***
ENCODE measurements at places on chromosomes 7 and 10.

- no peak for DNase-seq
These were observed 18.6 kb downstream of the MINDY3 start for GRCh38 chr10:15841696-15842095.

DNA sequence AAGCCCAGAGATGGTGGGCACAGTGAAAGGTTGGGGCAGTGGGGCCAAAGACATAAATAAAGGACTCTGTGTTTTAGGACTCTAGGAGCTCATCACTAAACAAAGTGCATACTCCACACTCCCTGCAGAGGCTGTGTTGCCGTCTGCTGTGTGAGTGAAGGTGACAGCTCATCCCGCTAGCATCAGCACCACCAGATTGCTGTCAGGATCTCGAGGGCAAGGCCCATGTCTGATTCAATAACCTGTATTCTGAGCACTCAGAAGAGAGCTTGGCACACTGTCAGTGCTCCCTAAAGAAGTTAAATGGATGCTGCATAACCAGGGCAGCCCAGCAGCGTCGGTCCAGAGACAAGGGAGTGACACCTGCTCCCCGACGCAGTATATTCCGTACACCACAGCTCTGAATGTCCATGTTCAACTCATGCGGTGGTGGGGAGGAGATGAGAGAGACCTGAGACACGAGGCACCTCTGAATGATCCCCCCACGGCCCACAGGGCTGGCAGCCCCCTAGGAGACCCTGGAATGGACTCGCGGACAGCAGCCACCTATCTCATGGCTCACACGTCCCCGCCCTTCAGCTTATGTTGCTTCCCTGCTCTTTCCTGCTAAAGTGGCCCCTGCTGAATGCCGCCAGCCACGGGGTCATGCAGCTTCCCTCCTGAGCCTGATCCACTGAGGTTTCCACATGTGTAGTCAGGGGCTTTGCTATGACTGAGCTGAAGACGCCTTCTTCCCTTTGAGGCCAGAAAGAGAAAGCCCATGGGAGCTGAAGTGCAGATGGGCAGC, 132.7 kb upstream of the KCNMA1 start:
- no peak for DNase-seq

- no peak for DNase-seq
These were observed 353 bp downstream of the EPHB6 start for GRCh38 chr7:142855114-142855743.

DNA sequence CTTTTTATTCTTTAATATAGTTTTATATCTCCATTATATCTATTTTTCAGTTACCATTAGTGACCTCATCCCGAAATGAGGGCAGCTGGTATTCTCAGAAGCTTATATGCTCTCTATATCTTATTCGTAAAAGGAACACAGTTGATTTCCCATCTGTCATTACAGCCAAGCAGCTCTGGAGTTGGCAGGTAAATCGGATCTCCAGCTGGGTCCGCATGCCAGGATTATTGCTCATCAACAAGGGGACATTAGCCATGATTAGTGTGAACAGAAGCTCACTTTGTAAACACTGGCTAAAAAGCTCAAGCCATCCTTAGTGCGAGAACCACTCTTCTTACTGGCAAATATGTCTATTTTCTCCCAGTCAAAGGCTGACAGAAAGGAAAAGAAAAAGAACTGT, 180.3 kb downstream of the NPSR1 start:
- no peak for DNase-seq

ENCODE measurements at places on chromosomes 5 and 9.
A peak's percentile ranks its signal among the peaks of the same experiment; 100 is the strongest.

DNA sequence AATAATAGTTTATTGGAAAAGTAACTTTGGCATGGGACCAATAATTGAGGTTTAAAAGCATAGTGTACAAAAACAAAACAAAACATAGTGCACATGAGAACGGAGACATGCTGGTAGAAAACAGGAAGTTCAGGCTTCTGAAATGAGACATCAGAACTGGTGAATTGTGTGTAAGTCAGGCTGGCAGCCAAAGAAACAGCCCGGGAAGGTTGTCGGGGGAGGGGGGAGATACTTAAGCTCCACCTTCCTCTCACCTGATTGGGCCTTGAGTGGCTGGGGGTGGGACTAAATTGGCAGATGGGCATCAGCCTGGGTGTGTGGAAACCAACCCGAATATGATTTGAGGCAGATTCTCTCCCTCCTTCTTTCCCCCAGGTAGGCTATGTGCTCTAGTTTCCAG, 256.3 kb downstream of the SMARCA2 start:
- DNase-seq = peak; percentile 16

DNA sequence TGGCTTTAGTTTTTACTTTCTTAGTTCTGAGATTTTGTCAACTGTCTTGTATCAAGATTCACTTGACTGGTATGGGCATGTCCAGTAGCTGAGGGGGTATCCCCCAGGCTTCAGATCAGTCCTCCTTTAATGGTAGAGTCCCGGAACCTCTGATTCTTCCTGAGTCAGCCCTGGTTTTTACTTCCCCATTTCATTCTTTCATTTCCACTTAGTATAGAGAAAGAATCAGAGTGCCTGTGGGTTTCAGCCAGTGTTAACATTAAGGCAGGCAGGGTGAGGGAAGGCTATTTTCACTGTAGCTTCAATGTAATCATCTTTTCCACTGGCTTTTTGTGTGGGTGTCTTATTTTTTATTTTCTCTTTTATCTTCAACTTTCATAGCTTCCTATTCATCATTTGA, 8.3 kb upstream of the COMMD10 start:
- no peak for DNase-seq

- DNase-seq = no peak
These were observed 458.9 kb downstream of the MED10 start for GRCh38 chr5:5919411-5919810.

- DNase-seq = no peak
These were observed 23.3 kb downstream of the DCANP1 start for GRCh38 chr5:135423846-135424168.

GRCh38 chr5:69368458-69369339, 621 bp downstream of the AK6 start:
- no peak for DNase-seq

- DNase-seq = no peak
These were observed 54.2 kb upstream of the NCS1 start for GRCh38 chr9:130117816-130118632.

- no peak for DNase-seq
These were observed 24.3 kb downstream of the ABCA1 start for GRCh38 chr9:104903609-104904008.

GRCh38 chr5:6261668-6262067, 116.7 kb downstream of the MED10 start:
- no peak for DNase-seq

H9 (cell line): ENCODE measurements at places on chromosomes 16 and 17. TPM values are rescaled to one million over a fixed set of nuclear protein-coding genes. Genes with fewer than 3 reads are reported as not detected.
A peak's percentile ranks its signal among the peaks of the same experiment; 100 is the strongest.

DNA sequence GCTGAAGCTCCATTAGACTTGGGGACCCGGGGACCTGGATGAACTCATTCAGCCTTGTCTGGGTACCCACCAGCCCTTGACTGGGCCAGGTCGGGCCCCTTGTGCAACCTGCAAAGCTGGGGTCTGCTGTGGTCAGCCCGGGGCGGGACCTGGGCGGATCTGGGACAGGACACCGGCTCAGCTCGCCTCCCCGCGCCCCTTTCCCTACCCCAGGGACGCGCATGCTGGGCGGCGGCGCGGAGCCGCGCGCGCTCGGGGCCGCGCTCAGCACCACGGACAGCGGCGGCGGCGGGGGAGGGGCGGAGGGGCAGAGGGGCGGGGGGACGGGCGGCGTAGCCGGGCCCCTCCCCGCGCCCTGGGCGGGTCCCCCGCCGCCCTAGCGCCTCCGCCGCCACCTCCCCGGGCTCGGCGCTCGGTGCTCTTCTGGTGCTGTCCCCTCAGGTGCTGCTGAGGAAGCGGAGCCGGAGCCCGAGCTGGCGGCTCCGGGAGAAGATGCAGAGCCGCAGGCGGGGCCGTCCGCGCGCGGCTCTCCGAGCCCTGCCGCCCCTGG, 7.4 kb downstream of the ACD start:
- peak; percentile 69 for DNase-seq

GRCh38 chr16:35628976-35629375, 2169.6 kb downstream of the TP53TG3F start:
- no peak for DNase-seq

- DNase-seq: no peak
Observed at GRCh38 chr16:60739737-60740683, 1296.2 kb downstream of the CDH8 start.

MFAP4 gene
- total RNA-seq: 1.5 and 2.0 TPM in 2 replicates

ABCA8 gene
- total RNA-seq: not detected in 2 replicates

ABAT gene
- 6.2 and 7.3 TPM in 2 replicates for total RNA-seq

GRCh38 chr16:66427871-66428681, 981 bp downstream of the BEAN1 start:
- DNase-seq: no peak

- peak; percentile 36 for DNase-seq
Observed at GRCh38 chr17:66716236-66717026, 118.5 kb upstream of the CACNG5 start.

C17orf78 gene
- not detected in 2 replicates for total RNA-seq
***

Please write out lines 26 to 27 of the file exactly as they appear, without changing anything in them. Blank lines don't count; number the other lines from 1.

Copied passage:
GRCh38 chr5:6261668-6262067, 116.7 kb downstream of the MED10 start:
- no peak for DNase-seq